Parsing Custom Formats

Vertica supports the use of user-defined filters to manipulate data arriving from your streaming message bus. You can apply these filters to data before you parse it. By default, data that flows from the source does not contain message boundaries. The default Kafka parsers can locate the message boundaries on their own. However, other user-defined and Vertica parsers are not designed to recognize the message boundaries. Two Kafka-specific filters let you insert message boundary information to the data stream (such as delimiters) so that parsers are able to extract and parse individual messages.

Filters for Use with Kafka Data

Vertica includes the following filters:

  • KafkaInsertDelimiters — Transforms the Kafka data stream by inserting a user-specified delimiter between each message. The delimiter can contain any characters and be of any length. This parser uses the following syntax:

    KafkaInsertDelimiters(delimiter = 'delimiter')

  • KafkaInsertLengths — Transforms the Kafka data stream by inserting the length of the following record in bytes at the beginning of the record. Vertica writes lengths as 4-byte uint32 values in Big Endian network byte order. For example, a 100-byte record would be preceded by 0x00000064.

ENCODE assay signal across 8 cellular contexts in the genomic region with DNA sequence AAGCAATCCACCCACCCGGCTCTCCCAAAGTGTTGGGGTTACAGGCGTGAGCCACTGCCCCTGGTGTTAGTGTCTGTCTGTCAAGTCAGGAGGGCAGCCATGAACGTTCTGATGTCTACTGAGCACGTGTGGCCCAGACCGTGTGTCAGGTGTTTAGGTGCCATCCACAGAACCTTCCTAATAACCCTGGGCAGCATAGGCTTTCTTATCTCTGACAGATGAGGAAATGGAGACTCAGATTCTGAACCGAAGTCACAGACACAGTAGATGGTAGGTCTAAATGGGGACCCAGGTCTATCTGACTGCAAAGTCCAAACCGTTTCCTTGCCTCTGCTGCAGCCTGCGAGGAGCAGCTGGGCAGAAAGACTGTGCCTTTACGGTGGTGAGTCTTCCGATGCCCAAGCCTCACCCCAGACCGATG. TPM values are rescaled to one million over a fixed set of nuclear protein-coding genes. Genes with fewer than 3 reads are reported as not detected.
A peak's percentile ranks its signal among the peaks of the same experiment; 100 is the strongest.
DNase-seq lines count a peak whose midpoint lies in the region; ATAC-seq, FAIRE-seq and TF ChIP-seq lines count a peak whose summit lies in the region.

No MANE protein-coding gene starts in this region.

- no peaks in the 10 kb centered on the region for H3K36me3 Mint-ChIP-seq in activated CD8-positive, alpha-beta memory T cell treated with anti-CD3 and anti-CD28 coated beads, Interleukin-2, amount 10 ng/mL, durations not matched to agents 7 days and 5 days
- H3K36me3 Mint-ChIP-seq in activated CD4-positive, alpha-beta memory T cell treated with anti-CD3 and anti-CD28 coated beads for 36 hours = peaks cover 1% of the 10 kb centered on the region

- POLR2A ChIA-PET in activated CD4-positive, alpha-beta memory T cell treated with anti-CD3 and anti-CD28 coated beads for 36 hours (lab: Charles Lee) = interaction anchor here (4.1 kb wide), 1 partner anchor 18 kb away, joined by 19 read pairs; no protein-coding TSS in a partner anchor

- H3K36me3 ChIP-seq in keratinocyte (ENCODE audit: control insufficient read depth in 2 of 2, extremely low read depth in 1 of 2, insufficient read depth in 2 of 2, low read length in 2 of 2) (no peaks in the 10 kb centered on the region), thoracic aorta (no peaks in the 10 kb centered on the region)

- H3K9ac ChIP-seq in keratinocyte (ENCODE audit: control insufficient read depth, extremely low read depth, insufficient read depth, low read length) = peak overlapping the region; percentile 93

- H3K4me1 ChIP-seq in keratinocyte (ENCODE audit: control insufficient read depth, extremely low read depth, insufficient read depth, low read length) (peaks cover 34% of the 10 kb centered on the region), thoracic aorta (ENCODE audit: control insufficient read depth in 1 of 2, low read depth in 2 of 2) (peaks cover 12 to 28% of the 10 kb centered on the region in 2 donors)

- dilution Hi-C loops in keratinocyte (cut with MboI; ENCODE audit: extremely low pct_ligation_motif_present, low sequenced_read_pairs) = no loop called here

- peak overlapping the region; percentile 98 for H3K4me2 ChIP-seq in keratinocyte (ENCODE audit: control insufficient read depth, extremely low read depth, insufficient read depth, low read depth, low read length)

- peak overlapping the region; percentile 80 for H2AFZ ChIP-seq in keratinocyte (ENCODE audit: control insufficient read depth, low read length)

The Vertica provided filters are mutually exclusive. You cannot use both to process a Kafka data stream in the same COPY statement.

Vertica also supports the use of additional Vertica and user-defined filters. If you are using a Vertica filter, it must appear first in the filter list. Use a comma to delimit multiple filters. If you are using a non-Kafka parser, you must use at least one filter to prepare your content for that parser. If you do not provide a filter, the parser fails with the message:

Input is not from Kafka source.


The following example demonstrates loading comma-separated values from two partitions in a topic named iot-data. The load processes all of the messages in the two partitions, and exits when it reaches the end of the messages currently in Kafka. The example uses the KafkaInsertDelimiters filter to insert newlines between Kafka messages, turning them into traditional rows of data. It relies on the standard COPY parser to parse the CSV values by telling it to use a comma as the column delimiter.

=> COPY kafka_iot SOURCE KafkaSource(stream='iot-data|0|-2,iot-data|1|-2', 
                  FILTER KafkaInsertDelimiters(delimiter = E'\n') 
                  DELIMITER ',';
 Rows Loaded
(1 row)